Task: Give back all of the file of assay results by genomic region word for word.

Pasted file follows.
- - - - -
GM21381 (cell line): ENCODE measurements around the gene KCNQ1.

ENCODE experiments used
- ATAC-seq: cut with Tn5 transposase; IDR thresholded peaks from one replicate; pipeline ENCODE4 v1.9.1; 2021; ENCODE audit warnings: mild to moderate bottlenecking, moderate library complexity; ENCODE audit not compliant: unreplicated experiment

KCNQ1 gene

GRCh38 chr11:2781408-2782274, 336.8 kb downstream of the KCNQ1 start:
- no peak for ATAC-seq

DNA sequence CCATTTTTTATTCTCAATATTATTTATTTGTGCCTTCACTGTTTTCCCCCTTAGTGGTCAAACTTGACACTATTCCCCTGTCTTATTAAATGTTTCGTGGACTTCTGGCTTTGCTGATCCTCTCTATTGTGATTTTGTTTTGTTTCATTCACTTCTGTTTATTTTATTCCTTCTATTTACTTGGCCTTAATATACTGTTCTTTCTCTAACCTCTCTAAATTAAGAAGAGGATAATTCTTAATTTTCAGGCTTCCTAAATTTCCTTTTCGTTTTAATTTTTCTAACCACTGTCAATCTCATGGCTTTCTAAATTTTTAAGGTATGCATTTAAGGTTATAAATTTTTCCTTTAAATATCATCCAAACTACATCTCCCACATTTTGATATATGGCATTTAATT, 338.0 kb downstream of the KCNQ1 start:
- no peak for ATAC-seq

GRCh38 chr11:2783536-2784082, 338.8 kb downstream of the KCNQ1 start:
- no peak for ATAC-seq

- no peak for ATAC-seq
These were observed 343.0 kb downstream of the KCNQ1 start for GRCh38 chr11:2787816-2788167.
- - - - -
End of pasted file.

GM21381 (cell line): ENCODE measurements around the gene KCNQ1.

ENCODE experiments used
- ATAC-seq: cut with Tn5 transposase; IDR thresholded peaks from one replicate; pipeline ENCODE4 v1.9.1; 2021; ENCODE audit warnings: mild to moderate bottlenecking, moderate library complexity; ENCODE audit not compliant: unreplicated experiment

KCNQ1 gene

GRCh38 chr11:2781408-2782274, 336.8 kb downstream of the KCNQ1 start:
- no peak for ATAC-seq

DNA sequence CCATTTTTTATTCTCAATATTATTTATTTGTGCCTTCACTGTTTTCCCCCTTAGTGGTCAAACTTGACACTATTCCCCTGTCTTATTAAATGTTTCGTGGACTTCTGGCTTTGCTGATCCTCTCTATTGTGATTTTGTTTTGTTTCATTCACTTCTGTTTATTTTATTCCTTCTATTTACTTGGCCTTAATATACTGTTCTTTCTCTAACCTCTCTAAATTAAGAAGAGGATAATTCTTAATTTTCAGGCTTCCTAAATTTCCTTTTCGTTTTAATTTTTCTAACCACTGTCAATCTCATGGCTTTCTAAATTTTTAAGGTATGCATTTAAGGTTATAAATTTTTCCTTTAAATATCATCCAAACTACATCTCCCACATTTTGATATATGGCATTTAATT, 338.0 kb downstream of the KCNQ1 start:
- no peak for ATAC-seq

GRCh38 chr11:2783536-2784082, 338.8 kb downstream of the KCNQ1 start:
- no peak for ATAC-seq

- no peak for ATAC-seq
These were observed 343.0 kb downstream of the KCNQ1 start for GRCh38 chr11:2787816-2788167.